Having a late miscarriage

A late miscarriage happens between 14 and 23 weeks of pregnancy. If you lose a pregnancy after this time, it’s known as a stillbirth. Going through a late miscarriage can be devastating. Your hospital team will do all they can to support you.

You’ll usually need to go through the process of labour and deliver your baby if you’ve had a late miscarriage. This can happen naturally or you may need to take medicines to start (induce) labour. You can see and hold your baby after the delivery if you wish or you may prefer not to. There’s no right or wrong decision – it’s up to you.

Afterwards, you may have some bleeding and tummy cramps like period pain, which may last for several weeks. You’ll probably feel very tired and emotional.

After a miscarriage

Physical effects

It may take several weeks for the physical effects of a miscarriage to clear and you may feel tired and run down. Your periods should return to normal within about six weeks.

If you’ve had a late miscarriage, your breasts may be painful and produce milk. You can take over-the-counter painkillers, but if you feel very uncomfortable, speak to your GP or midwife. They may be able to prescribe medicines to reduce how much milk your breasts produce.

Emotional impact

Everyone reacts differently to having a miscarriage and there’s no right or wrong way to feel. A miscarriage can be devastating – the grief you feel can be just as intense as after any other type of loss. It’s also normal to feel shocked, angry and numb.

Some people feel guilty when they have a miscarriage. But it's very unlikely that your miscarriage happened because of something you did or didn’t do. You can’t prevent the things that most often cause miscarriages.

It can be a difficult time for your partner too and it’s important that you both get the support you need. You should have a follow-up appointment with your GP or other health professional. They can talk things through with you and may refer you for counselling or tell you where you can get further support.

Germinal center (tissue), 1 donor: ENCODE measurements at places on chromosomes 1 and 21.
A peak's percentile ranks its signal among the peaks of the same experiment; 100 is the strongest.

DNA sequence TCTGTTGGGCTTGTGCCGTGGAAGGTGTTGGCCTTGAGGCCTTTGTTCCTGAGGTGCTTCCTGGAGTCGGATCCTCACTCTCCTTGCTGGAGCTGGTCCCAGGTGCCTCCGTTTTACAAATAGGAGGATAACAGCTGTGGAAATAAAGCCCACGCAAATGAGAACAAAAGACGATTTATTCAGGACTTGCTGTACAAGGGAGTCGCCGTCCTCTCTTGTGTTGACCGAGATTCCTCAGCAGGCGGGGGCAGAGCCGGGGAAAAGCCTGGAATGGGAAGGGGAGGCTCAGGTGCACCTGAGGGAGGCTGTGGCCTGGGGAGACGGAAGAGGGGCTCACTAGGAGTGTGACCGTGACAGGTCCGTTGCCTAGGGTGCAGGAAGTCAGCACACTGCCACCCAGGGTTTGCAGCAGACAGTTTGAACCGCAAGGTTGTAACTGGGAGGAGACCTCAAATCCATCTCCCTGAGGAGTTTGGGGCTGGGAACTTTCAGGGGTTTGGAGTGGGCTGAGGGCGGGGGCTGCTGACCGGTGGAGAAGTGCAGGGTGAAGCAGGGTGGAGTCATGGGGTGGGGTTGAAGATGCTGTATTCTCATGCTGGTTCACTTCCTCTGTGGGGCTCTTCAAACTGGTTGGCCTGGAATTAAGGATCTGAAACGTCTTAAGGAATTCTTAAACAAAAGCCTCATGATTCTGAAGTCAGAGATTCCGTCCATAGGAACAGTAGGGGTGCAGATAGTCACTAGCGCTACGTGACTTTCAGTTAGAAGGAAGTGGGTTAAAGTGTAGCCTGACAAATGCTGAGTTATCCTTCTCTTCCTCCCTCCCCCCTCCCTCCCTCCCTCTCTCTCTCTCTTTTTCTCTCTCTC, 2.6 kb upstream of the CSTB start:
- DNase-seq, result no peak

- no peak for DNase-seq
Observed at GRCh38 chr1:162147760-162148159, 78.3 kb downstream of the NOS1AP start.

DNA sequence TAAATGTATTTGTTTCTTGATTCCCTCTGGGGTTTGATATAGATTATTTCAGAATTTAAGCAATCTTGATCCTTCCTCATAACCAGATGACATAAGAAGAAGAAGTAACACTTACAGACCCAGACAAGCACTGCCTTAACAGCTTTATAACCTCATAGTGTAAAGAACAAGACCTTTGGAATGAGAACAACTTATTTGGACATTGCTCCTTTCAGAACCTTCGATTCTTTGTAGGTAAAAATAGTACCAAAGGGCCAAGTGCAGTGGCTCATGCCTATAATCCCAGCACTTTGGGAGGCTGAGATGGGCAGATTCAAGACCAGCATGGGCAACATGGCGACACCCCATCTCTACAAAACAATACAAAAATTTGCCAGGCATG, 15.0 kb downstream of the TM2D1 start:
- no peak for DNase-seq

You may decide you want to try again for a baby straight after your miscarriage or you may feel like you need more time to recover. There’s no right or wrong – it’s important that you do what’s right for you and your partner. Most miscarriages are a one-off event and there’s a good chance you’ll have a successful pregnancy in the future.

It’s best to wait until your bleeding stops before you have sex again as it will help to prevent an infection. You may also prefer to wait until you’ve had a period before you try to get pregnant again. This won’t affect your chance of another miscarriage. It will just make it easier to work out how many weeks pregnant you are, if you do get pregnant straight away.

If you’ve had recurrent miscarriages and have had tests to try to find out why, it’s a good idea to wait until you get the results.

Otherwise, if you feel physically and emotionally ready, there’s no medical reason why you need to wait to try again. If you don’t want to get pregnant, you’ll need to use contraception immediately after your miscarriage.

Your baby

If you had a late miscarriage, your hospital may offer a post-mortem on your baby to try to find out what caused the miscarriage. It’s your decision whether or not to have this. It isn’t always possible to find a reason. But a post-mortem may provide information that will help medical staff to care for you if you get pregnant in the future.

There’s no legal requirement to have a burial or cremation when a baby dies before 24 weeks of pregnancy. But most hospitals will offer you this option or the choice to make your own private arrangements if you prefer.